Marijuana and Cannabis News
|Americans for Safe Access|
|Norman Smith: "Since I am the only successful patient in the clinical trial, to take away something that's been part of a successful regimen does not make any sense"|
A medical marijuana patient in Los Angeles with inoperable liver cancer has been removed from Cedars-Sinai Medical Center's transplant list after testing positive for marijuana.
Sixty-three-year-old medical marijuana patient Norman B. Smith was diagnosed with inoperable liver cancer in 2009 and sought treatment from the internationally known Cedars-Sinai in L.A. Smith's oncologist at the medical center, Dr. Steven Miles, approved of his medical marijuana use as a means to deal with the effects of chemotherapy and pain from an unrelated back surgery.
In September 2010, Smith became eligible for a liver transplant, but after testing positive for marijuana in February he was removed from the transplant list. Smith's cancer was in remission until just recently, but now he is scheduled to undergo radiation treatments in a few days.
|Americans for Safe Access|
|Joe Elford: "ASA seeks to change this harmful and uncompassionate policy not only for Smith's benefit, but also for the numerous other medical marijuana patients who are being made to suffer unnecessarily as a result of political ideology"|
Medical marijuana advocacy group Americans for Safe Access (ASA) issued a latter on Thursday urging the Cedars-Sinai Transplant Department to promptly re-list Smith for a liver transplant. The letter also urges Cedars-Sinai to change its transplant eligibility policy.
"Denying necessary transplants to medical marijuana patients is the worse kind of discrimination," said ASA Chief Counsel Joe Elford, who wrote the letter to Cedars-Sinai. "Cedars-Sinai would not be breaking any laws, federal or otherwise, by granting Norman Smith a liver transplant, and it's certainly the ethical thing to do."
Smith is not the only medical marijuana patient in the United States being denied a transplant. At least one other Cedars-Sinai patient reported to ASA in 2008 that they had been kicked off the transplant list because of their legal medical marijuana use.
Over the past four years, ASA has received numerous reports of patients being purged from transplant lists across California, as well as in other medical marijuana states like Hawaii, Oregon and Washington.
In 2008, Seattle resident and medical marijuana patient Timothy Garon died after being denied a liver transplant by the University of Washington Medical Center. A year later, in 2009 Big Island resident and medical marijuana patient Kimberley Reyes died at Hilo Hospital after being denied a liver transplant.
Cedars-Sinai is demanding that Smith not only abstain from marijuana use for at least six months, forcing him to undergo random toxicology tests, but, incredibly, he is also required to participate in weekly "substance abuse" counseling, of all things, over the same time period.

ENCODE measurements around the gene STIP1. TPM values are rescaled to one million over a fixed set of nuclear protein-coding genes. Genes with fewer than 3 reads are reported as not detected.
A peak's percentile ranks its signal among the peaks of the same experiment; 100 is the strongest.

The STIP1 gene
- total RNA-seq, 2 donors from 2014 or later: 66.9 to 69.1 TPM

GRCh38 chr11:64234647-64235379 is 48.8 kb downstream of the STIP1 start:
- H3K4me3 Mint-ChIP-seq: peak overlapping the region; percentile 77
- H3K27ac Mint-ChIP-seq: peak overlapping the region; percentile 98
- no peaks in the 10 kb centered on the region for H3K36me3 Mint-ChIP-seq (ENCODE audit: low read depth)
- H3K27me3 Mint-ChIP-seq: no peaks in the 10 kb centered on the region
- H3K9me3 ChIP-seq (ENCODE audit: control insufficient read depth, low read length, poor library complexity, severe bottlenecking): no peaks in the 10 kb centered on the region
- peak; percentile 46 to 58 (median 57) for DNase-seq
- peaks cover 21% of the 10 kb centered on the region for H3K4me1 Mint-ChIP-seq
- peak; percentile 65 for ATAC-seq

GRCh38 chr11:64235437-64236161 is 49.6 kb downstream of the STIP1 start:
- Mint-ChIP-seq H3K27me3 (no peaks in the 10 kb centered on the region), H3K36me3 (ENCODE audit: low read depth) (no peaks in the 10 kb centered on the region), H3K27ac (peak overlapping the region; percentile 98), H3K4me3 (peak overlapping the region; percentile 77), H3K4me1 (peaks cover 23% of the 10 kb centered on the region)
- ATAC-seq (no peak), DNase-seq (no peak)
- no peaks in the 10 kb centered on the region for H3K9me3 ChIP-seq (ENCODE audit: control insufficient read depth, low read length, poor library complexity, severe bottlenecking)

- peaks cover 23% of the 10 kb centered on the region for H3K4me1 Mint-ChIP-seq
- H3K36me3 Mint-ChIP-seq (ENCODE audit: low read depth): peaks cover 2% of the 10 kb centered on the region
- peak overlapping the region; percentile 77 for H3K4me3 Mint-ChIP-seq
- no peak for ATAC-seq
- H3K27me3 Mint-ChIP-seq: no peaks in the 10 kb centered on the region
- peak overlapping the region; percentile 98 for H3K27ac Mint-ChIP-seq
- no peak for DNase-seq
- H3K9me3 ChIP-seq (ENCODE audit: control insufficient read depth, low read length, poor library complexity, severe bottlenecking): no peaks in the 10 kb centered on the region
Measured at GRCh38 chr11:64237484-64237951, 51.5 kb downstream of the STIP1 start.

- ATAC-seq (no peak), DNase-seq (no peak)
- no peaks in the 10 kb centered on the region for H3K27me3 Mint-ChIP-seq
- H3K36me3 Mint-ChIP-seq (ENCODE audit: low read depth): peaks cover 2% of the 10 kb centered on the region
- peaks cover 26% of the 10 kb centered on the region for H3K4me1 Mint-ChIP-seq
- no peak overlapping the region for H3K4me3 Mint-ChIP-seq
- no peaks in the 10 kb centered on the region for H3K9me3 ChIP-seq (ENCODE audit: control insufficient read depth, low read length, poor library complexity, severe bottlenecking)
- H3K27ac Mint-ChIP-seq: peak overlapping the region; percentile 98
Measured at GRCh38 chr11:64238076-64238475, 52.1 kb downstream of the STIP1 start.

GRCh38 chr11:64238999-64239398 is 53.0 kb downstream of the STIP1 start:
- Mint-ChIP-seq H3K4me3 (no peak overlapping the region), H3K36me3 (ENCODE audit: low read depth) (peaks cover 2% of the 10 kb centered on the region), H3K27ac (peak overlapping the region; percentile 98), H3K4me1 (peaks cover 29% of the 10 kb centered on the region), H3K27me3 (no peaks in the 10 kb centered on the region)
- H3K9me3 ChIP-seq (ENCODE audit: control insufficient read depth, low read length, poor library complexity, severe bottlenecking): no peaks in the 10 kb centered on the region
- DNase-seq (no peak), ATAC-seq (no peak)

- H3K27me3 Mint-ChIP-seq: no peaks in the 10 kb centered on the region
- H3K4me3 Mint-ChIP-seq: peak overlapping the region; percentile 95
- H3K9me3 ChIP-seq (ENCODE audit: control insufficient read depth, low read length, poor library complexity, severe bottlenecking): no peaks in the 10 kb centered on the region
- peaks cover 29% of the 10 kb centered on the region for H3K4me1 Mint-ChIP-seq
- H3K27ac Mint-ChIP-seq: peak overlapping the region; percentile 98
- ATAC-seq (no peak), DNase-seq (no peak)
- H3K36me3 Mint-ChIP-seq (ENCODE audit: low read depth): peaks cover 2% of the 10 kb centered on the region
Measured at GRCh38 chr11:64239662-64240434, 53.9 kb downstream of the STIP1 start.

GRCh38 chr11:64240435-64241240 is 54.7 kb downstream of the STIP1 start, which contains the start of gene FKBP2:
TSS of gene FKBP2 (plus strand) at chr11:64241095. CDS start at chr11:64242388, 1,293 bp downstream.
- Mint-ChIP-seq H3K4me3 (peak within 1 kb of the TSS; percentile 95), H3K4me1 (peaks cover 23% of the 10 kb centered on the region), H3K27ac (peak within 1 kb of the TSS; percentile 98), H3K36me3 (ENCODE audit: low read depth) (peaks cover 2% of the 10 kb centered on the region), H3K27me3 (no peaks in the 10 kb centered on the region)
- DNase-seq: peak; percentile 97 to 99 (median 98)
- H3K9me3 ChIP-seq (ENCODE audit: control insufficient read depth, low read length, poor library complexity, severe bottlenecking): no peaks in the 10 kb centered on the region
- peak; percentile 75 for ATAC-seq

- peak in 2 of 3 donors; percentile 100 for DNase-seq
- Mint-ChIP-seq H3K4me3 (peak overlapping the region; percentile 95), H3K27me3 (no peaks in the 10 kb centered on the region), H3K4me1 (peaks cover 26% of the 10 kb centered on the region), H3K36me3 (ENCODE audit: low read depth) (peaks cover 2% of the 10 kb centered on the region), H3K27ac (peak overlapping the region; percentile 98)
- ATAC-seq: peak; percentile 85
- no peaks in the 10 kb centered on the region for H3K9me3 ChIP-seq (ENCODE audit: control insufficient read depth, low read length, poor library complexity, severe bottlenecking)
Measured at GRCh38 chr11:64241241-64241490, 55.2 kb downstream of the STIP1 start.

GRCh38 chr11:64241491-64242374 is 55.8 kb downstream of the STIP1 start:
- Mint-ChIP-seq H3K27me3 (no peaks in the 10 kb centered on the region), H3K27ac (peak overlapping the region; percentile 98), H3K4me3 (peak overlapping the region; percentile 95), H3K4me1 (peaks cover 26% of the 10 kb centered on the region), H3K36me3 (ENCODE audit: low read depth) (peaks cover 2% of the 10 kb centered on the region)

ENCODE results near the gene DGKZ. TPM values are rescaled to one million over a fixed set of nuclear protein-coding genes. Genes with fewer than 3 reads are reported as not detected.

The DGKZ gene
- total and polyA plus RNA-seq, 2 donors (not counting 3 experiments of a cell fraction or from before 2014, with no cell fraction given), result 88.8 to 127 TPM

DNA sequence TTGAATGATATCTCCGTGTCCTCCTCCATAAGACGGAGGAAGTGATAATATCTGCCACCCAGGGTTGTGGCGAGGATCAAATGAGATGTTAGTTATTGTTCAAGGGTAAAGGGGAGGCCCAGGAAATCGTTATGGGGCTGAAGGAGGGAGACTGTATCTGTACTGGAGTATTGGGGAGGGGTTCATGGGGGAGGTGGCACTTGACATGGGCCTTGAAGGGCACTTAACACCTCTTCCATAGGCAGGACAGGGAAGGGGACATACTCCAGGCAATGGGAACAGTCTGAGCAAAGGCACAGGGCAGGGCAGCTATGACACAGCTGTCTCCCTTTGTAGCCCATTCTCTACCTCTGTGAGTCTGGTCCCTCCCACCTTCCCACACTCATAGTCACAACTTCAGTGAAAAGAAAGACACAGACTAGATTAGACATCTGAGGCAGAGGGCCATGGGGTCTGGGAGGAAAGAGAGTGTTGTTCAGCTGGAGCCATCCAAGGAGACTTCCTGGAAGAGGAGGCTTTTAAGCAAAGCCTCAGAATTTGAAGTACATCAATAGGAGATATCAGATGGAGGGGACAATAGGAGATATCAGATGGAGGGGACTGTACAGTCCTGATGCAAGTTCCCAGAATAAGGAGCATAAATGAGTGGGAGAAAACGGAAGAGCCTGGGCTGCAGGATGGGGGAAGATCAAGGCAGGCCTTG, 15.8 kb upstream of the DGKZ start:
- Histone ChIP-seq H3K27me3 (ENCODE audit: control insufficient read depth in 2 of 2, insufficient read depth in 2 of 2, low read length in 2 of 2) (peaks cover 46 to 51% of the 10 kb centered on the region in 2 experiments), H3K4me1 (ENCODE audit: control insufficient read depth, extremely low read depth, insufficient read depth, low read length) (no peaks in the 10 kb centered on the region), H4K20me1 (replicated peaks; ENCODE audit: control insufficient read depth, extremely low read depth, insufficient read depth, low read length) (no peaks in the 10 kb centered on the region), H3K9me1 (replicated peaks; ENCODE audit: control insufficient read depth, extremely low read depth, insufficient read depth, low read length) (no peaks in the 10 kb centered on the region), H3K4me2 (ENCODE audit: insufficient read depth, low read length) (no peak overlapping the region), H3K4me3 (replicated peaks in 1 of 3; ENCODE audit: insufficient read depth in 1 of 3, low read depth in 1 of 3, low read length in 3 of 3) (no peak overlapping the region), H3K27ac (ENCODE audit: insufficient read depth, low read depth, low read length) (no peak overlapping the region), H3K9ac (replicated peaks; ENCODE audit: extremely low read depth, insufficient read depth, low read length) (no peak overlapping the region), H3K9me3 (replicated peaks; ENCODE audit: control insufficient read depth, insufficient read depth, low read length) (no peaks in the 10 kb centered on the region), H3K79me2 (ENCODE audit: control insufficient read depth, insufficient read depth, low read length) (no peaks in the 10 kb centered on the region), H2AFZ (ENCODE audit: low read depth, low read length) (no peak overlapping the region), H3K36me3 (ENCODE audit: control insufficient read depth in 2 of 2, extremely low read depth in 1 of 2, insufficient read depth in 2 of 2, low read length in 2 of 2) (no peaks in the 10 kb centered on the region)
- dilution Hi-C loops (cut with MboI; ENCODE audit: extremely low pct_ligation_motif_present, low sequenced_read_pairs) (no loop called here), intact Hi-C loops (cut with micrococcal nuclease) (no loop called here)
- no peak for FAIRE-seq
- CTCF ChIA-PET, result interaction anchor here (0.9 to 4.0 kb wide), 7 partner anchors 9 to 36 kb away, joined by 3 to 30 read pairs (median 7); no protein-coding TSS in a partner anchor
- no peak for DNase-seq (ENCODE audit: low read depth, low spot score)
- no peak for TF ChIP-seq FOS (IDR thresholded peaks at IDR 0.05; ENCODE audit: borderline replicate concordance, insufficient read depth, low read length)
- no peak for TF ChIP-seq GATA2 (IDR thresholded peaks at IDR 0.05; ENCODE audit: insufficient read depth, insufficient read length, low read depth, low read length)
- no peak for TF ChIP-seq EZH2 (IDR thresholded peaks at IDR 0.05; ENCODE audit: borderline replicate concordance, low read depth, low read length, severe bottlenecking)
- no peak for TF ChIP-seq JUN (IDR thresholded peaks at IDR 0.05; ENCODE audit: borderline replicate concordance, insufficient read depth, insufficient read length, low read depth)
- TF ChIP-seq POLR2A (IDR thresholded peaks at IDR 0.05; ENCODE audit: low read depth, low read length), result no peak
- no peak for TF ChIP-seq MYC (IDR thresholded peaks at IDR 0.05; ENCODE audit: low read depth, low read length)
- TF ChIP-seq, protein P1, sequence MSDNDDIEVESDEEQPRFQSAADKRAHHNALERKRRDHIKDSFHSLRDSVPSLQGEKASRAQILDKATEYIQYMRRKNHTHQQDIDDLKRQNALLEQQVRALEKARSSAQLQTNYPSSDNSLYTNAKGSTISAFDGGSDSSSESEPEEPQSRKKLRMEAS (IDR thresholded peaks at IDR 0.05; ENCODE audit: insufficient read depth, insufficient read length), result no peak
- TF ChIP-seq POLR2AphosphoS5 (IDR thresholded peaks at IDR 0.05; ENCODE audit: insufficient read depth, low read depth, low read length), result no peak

Although Smith was within two months of receiving a liver before he was de-listed, he will now be put at the bottom of the list even if he satisfies the policy requirements.
"ASA seeks to change this harmful and uncompassionate policy not only for Smith's benefit, but also for the numerous other medical marijuana patients who are being made to suffer unnecessarily as a result of political ideology," Elford said.
|Dr. Steven D. Colquhoun, director of Cedars-Sinai's Liver Transplant Program, compared Smith's legal medical marijuana use to "substance abuse"|
Between January 2010 and October 2011, Smith took part in a rare clinical trial to combat his liver cancer. The trial, which involved only 60 people worldwide, included weekly infusions and daily pills.
Smith also smoked medical marijuana during this time, but stopped in August 2011 to try to adhere to the transplant eligibility requirements. Smith was the only patient in the entire 93-week trial who had a successful remission, earning him the moniker of "Miracle Man."
Because of the cancer's return, Smith may not have six months to live. However, instead of re-listing him for a transplant, Cedars-Sinai is scheduling him for radiation treatment.
"Since I am the only successful patient in the clinical trial, to say away something that's been part of a successful regimen does not make any sense," Smith said. "My goal is to leave the world a better place than I found it, regardless of what the authorities say regarding my usage of medical marijuana."
"Norman Smith's life hangs in the balance between his desperate need for a libber and an anti-marijuana sentiment that informs a misguided and life-threatening transplant policy," Elford said.
Smith not only has the support of his oncologist and other Cedars-Sinai staff, but also his psychologist, who wrote a strong letter of recommendation that Smith be approved for a liver transplant.
Nevertheless, Dr. Steven D. Colquhoun, the director of Cedars-Sinai's Liver Transplant Program, compared Smith's legal medical marijuana use to "substance abuse." In a letter sent to Smith in May, Dr. Colquhoun indicated that the liver transplant center "must consider issues of substance abuse seriously since it does often play a role in the evolution of diseases that may require transplantation, and may adversely impact a new organ after a transplant."
Despite Dr. Colquhoun's assertions and Cedars-Sinai's restrictive policy, an independent study has shown that marijuana use has no adverse impact on the survival rate of transplant recipients.